In the sentencing decision from Justice James Chipman, Burnett’s charges were divided into three activities: theft of cocaine, trafficking cocaine and obstruction of justice. Chipman handed down a sentence of four years total for theft, six years total for trafficking and another four years total for obstruction of justice. [I assume two of those four-year sentence are concurrent.]…
The courtroom was packed with Burnett’s family and friends during the sentencing hearing. Many left the room in tears and embraced in the courthouse following the decision.
“I have done good all my life,” Burnett said when given the chance to address the court. “This is a bump in the road.”
As part of the sentence, Burnett was ordered to forfeit a $17,000 BMW motorcycle purchased with proceeds from the cocaine sales, but Chipman denied a request from the Crown that Burnett pay a fine for the remaining amount he made.
5. What’s at the bottom of the story? (Literally)
This post has been updated. See below.
All right, this isn’t news, but it relates to news stories. The Chronicle Herald has been running a badly-designed survey at the bottom of stories, asking readers to rate various local news sources (including the Examiner) in terms of the likelihood of their recommending those sources to others.
The bad design? The survey uses a scale of 0-10 where 0 is no opinion/does not apply. Usually, this is not a numeric category, to avoid confusion.
Now I see that the survey has changed, asking simply how likely you are to recommend the Chronicle Herald, on a scale of 1-10.
Meanwhile, Halifax Today runs this at the bottom of each story:
Better than reading comments, I suppose, although I always wonder whether I’m supposed to react to the content of the story, or how it was written, or maybe something else. (Yes, I’m overthinking.) Also — and I mean no disrespect at all to the journalists writing for Halifax Today when I say this — if every story I click on shows it has been shared 0 times, maybe it’s time to remove the sharing information, because it’s not doing the site much good.
It seems the zero shares have to do with my browser settings. Someone sent me screenshots showing stories shared hundreds of times. When I look at the same stories, I see zero. I switched browsers, and, sure enough, numbers larger than zero appear:
This is at the bottom of Meghan Groff’s story on bridge closures.
I apologize for the mistake. And again, no disrespect at all to the people writing the stories.
1. Library offers a slightly better response
I was forwarded an email from library CEO Åsa Kachan in response to a complaint about the cancellation of the Radical Imagination film series. The email repeats this tone-deaf explanation:
When our program manager at Central recommended that Radical Imagination include local police in a conversation, the intention was to explore the challenges outlined in the films, bring them closer to home and engage our community in finding solutions that would lead to a safer community for all. It was with the intention that the police could listen, and be present to understand their responsibilities to everyone, particularly those who feel at risk in their relationship with the police.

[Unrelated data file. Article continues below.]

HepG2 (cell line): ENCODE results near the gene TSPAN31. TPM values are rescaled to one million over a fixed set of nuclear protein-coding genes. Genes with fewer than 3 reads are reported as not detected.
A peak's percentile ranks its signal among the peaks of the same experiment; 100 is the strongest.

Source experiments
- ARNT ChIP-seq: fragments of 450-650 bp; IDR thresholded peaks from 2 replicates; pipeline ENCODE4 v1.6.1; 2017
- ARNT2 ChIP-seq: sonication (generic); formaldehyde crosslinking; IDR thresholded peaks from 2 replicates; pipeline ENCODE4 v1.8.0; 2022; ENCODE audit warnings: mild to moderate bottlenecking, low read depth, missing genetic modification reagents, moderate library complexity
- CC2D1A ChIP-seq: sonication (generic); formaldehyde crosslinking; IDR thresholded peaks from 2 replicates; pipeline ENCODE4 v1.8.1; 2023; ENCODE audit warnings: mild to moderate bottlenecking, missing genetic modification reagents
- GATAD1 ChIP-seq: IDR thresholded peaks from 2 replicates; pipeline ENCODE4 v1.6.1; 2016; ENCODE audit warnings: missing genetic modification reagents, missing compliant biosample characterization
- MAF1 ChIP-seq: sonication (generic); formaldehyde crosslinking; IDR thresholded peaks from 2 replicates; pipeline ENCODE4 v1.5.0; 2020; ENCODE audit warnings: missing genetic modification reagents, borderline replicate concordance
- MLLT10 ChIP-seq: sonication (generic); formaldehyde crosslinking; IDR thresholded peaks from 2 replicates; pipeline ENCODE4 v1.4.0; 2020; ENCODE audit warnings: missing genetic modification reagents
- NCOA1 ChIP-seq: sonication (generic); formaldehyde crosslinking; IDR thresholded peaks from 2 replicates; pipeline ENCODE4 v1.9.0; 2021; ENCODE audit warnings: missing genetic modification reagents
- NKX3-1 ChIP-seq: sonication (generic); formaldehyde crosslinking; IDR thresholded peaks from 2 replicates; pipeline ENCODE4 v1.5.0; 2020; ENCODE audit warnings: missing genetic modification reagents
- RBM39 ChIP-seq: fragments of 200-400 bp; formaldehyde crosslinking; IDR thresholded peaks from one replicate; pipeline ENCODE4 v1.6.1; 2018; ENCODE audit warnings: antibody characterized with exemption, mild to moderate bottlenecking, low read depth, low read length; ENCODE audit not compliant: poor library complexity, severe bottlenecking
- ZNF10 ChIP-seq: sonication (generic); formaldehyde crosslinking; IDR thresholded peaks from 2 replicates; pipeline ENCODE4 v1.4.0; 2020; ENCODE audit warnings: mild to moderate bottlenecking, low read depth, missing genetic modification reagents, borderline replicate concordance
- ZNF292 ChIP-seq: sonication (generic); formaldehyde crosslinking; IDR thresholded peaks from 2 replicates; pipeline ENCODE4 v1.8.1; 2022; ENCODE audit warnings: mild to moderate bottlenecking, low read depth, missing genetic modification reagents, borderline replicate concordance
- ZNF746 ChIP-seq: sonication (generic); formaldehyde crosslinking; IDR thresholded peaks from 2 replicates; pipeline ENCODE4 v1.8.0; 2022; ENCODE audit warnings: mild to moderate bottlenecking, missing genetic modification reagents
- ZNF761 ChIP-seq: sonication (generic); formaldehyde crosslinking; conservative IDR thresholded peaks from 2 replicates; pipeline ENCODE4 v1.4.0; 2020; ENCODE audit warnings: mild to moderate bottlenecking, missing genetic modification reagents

But I was also interested to see this, at the end of the email:
All that aside, I have also reflected on the feedback provided by you and others, particularly as it relates to members of our community feeling safe to speak. I agree that the library should continue to be a safe and welcoming space for everyone – with particular care to include those from marginalized groups and communities. I have reached out to Dr Khasnabish and we are planning to meet to explore and discuss possible options. I hope we can find a solution.
We will see if there is more to come with this story.
On June 27, Tim wrote, “While pursuing something else entirely yesterday, I was reading through back copies of the 4th Estate, the lefty Halifax newspaper of the 1970s, and stumbled upon repeated references to the Shelburne School for Boys.”
A few days ago, I had a similar experience. I write a regular feature for Saltscapes called First Person, which features first-person as-told-to interviews with people from around Atlantic Canada. Usually part of the stories revolves around personal, social, or community change. While I was doing my interviews for the next issue, Barbara Jannasch’s name came up. (More about her in a minute.) I asked how to spell her last name, but my interview subject didn’t know. So I looked up Akala Point — the retreat centre she used to run — in the Registry of Joint Stocks. Akala Point is long defunct, but sure enough Barbara’s name was still listed on the records. So I Googled it.
Pandora was a Halifax-based feminist publication that ran for nine years, from 1985 to 1994. Bethan Lloyd, the paper’s first coordinating editor, writes at Rise Up: